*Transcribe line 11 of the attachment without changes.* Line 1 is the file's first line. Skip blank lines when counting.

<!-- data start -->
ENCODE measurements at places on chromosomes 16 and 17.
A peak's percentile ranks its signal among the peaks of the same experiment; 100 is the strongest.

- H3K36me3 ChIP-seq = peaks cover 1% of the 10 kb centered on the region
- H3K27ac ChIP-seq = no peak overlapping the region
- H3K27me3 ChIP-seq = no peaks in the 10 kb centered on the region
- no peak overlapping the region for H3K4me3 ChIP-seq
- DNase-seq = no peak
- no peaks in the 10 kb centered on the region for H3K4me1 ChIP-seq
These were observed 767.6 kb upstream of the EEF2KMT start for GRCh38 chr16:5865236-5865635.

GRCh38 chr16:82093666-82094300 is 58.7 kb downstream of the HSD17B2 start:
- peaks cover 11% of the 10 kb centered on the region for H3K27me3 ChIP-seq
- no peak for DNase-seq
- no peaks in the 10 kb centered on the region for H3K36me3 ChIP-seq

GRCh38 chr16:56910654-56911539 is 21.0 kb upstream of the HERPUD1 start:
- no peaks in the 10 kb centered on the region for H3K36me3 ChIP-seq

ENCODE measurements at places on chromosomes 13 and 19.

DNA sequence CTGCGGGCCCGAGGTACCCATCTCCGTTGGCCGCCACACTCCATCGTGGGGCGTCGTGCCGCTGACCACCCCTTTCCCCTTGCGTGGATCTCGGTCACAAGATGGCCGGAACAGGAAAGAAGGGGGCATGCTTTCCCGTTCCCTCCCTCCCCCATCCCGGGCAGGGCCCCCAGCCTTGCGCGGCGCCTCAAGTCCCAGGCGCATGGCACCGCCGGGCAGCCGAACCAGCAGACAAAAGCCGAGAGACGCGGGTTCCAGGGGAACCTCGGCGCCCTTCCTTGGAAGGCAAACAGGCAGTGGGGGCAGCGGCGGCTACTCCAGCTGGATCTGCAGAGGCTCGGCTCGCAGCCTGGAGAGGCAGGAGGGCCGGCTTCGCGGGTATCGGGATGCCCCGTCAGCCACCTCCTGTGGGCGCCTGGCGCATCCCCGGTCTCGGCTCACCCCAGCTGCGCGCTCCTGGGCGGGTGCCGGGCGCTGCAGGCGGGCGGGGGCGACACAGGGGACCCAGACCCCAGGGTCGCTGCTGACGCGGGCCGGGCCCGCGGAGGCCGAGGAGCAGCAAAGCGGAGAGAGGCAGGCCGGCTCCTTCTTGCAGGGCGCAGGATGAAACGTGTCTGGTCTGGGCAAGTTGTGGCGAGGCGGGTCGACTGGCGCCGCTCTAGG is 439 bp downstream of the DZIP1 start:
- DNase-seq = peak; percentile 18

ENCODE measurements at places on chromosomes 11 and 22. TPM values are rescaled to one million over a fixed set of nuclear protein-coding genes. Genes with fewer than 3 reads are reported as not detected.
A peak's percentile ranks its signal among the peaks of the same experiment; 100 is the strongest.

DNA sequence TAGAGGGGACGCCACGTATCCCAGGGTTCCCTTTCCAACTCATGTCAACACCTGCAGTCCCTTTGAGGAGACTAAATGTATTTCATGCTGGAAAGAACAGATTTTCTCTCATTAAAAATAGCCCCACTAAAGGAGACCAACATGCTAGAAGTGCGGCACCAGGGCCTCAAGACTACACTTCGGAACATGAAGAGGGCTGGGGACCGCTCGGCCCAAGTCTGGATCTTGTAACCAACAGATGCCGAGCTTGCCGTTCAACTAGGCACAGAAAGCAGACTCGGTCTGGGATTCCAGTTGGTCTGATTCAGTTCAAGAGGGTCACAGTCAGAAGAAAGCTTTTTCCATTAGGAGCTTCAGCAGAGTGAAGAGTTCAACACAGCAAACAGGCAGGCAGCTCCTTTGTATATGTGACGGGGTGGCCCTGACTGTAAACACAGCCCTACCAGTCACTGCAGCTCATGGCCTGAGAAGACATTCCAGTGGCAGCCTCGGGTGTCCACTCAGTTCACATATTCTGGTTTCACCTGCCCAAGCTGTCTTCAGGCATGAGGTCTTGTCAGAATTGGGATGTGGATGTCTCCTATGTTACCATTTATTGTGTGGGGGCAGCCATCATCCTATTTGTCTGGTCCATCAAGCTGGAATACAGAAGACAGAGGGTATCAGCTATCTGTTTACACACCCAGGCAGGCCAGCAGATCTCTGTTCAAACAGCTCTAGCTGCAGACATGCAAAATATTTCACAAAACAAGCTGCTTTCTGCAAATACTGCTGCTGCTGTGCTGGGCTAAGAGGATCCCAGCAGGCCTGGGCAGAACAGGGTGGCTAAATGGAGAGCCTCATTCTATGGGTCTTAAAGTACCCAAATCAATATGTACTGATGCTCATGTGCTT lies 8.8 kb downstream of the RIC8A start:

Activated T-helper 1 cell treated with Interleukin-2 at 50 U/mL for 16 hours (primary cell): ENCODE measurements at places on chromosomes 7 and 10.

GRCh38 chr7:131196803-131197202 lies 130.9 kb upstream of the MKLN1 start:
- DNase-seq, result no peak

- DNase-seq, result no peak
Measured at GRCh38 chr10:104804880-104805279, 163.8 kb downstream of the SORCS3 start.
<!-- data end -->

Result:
- peaks cover 11% of the 10 kb centered on the region for H3K27me3 ChIP-seq